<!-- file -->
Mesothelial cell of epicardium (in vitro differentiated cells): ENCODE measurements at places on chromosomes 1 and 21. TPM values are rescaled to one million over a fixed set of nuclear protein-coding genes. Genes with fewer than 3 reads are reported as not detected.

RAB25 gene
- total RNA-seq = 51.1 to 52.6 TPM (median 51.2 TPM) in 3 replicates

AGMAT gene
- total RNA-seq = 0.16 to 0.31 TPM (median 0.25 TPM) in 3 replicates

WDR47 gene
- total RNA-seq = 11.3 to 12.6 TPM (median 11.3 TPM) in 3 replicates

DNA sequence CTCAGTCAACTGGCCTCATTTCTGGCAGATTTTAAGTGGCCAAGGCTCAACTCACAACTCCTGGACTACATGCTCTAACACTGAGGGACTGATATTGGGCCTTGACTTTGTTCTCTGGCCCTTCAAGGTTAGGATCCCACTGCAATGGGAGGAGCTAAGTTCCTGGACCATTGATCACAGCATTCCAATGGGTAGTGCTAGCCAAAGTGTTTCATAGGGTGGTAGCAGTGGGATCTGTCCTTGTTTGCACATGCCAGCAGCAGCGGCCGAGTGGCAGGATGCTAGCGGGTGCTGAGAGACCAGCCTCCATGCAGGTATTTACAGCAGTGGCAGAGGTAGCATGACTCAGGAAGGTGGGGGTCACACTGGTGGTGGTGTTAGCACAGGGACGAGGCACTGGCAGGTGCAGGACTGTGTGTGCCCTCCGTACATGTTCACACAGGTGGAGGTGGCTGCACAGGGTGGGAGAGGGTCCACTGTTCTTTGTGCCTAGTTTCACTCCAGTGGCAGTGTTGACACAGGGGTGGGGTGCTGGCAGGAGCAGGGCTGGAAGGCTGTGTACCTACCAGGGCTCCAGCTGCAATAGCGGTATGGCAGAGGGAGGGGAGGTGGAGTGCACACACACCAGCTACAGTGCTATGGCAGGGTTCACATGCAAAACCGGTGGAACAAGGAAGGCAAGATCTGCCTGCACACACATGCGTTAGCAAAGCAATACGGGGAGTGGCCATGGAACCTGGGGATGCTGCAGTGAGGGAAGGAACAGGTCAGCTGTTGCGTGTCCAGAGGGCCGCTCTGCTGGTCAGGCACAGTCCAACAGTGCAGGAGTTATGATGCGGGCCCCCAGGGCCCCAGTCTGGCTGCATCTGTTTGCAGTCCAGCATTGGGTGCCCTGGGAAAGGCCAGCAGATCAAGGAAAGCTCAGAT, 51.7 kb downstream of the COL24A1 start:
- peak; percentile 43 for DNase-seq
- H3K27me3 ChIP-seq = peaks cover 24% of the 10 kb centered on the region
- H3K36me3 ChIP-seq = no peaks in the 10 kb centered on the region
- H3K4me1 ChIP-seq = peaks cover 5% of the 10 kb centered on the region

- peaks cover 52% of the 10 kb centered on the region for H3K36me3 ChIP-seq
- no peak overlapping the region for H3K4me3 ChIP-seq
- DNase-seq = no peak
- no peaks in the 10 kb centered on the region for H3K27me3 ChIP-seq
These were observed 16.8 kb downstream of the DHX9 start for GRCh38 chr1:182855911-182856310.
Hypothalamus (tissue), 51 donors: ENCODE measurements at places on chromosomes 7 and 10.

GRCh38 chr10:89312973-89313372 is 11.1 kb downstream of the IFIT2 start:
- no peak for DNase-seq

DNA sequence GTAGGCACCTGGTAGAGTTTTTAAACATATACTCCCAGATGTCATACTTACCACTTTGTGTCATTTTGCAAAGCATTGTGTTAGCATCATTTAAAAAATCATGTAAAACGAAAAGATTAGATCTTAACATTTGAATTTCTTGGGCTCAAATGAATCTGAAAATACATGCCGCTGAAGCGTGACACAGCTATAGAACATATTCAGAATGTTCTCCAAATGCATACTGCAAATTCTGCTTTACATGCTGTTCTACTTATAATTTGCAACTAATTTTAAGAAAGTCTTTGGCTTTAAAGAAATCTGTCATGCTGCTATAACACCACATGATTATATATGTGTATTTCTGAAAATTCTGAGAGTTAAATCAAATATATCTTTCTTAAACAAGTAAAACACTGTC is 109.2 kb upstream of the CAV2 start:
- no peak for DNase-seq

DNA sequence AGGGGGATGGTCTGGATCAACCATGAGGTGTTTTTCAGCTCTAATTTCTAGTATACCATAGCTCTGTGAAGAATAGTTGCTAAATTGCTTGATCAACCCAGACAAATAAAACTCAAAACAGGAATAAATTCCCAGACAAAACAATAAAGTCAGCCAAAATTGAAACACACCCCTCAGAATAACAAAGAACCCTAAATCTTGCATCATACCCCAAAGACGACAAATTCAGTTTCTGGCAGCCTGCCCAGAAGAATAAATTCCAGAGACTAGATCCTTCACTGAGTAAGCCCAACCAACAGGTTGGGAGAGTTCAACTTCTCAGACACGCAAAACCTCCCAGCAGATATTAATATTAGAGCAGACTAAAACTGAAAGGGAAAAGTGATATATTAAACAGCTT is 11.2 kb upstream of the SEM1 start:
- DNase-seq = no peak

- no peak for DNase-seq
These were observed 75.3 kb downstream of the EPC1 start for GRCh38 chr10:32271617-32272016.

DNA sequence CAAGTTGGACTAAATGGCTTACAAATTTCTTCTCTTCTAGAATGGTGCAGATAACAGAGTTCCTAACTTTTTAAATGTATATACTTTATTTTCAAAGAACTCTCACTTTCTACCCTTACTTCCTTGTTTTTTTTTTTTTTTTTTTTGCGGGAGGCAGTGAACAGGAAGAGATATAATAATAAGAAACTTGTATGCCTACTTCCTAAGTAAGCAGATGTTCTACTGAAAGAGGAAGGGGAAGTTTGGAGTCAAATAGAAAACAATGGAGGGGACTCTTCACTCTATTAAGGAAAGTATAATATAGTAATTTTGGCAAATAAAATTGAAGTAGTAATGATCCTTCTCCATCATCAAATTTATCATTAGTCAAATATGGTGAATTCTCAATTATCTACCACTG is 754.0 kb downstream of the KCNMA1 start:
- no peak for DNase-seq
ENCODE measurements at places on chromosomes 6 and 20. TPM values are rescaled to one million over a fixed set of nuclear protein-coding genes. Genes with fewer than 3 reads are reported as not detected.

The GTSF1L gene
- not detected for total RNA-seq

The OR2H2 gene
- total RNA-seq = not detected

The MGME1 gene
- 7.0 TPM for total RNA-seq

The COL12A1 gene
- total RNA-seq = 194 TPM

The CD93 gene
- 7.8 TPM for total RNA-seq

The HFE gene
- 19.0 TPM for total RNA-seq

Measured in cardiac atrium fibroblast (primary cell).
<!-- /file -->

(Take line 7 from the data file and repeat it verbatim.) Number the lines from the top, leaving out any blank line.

- total RNA-seq = 11.3 to 12.6 TPM (median 11.3 TPM) in 3 replicates